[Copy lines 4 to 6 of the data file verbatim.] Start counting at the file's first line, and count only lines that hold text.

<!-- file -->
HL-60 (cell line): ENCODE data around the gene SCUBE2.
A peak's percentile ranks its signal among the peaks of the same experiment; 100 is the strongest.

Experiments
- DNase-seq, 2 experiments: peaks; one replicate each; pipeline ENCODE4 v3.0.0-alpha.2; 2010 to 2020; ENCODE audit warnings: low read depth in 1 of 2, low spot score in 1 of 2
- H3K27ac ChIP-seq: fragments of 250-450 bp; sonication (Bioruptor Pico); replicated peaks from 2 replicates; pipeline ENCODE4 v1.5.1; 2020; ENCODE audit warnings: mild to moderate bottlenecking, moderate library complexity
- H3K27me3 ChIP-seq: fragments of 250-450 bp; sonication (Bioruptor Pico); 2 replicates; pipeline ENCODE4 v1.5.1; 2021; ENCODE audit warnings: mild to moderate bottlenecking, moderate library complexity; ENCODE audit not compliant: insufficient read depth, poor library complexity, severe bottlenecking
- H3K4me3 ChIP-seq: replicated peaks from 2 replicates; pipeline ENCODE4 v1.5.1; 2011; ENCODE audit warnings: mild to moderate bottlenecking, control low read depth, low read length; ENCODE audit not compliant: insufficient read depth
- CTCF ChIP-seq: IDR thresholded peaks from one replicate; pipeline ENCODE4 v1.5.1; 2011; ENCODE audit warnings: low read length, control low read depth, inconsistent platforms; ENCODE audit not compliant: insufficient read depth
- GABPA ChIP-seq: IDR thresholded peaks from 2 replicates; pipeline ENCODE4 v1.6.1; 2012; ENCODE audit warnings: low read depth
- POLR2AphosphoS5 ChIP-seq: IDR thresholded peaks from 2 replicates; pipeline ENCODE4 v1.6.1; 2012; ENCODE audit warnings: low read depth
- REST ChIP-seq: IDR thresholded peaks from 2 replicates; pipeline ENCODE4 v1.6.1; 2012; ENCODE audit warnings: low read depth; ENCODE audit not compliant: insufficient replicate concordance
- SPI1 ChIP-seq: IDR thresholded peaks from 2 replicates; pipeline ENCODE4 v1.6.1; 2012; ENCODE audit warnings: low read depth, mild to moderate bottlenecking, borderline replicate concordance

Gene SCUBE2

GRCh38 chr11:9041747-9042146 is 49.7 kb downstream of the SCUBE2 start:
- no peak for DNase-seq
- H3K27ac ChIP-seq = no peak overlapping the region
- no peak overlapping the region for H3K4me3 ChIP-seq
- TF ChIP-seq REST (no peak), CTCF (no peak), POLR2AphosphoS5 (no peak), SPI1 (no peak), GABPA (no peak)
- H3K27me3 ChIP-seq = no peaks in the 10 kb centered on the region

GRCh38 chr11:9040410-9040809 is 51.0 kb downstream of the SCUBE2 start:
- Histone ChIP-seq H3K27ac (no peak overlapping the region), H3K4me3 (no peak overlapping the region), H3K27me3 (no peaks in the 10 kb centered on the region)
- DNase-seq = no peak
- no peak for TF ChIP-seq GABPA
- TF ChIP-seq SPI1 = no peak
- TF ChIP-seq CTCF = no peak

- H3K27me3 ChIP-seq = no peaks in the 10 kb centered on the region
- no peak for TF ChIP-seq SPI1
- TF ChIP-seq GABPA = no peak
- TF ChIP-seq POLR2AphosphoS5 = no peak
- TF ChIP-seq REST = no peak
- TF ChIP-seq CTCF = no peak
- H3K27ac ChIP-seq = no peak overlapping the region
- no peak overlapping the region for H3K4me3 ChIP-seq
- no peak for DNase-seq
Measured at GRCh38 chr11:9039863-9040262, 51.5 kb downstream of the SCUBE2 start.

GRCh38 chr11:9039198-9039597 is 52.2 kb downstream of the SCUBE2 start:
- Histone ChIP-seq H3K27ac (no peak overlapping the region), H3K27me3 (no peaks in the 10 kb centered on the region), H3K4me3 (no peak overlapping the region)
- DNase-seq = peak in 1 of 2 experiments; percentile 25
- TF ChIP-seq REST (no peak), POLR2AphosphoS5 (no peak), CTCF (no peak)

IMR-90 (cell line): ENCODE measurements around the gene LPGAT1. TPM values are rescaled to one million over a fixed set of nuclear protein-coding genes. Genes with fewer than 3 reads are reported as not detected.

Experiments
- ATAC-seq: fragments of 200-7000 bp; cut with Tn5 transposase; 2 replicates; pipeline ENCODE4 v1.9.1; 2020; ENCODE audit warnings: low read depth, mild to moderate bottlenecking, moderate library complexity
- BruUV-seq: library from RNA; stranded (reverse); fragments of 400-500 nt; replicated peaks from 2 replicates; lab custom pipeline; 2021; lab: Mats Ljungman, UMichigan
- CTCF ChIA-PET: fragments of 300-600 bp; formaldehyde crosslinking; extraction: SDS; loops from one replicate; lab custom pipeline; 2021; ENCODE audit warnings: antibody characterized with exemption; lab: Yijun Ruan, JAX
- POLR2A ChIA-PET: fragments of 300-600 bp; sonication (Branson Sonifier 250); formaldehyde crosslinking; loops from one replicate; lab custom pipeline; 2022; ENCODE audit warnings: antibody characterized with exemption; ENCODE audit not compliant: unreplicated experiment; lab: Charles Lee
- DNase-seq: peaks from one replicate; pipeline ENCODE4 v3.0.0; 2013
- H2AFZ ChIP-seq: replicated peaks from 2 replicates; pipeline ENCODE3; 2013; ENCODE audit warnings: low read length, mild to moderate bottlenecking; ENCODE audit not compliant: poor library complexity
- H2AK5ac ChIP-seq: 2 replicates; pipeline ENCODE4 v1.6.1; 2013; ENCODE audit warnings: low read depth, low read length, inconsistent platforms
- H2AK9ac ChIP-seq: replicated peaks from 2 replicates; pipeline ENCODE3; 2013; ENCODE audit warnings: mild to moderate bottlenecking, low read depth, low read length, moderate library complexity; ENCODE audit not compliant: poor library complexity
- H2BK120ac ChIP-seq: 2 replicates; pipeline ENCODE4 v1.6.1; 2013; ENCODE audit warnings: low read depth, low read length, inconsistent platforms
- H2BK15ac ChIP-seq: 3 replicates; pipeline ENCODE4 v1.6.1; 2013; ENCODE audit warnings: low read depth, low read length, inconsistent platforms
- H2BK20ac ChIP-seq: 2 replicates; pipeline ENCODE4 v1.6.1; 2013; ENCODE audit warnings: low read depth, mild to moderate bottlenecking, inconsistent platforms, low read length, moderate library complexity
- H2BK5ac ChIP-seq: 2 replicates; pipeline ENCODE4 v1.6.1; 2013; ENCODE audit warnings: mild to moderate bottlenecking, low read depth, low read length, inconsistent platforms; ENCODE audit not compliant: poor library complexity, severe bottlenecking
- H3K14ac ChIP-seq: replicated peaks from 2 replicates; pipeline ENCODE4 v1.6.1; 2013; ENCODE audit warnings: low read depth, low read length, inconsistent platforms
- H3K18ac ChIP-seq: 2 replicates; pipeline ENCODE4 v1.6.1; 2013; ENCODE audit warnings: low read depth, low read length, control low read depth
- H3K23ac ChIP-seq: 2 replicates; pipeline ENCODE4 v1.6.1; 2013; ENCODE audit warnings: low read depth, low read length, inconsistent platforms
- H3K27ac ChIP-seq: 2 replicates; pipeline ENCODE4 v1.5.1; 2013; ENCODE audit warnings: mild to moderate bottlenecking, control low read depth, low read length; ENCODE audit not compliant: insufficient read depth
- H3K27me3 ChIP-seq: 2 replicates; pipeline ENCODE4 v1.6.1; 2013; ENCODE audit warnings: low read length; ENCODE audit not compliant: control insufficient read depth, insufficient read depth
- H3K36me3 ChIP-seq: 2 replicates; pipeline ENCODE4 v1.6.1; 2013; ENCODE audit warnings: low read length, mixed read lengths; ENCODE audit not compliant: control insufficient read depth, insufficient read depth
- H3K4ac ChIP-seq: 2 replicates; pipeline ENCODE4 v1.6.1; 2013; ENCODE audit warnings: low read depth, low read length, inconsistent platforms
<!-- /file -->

- DNase-seq, 2 experiments: peaks; one replicate each; pipeline ENCODE4 v3.0.0-alpha.2; 2010 to 2020; ENCODE audit warnings: low read depth in 1 of 2, low spot score in 1 of 2
- H3K27ac ChIP-seq: fragments of 250-450 bp; sonication (Bioruptor Pico); replicated peaks from 2 replicates; pipeline ENCODE4 v1.5.1; 2020; ENCODE audit warnings: mild to moderate bottlenecking, moderate library complexity
- H3K27me3 ChIP-seq: fragments of 250-450 bp; sonication (Bioruptor Pico); 2 replicates; pipeline ENCODE4 v1.5.1; 2021; ENCODE audit warnings: mild to moderate bottlenecking, moderate library complexity; ENCODE audit not compliant: insufficient read depth, poor library complexity, severe bottlenecking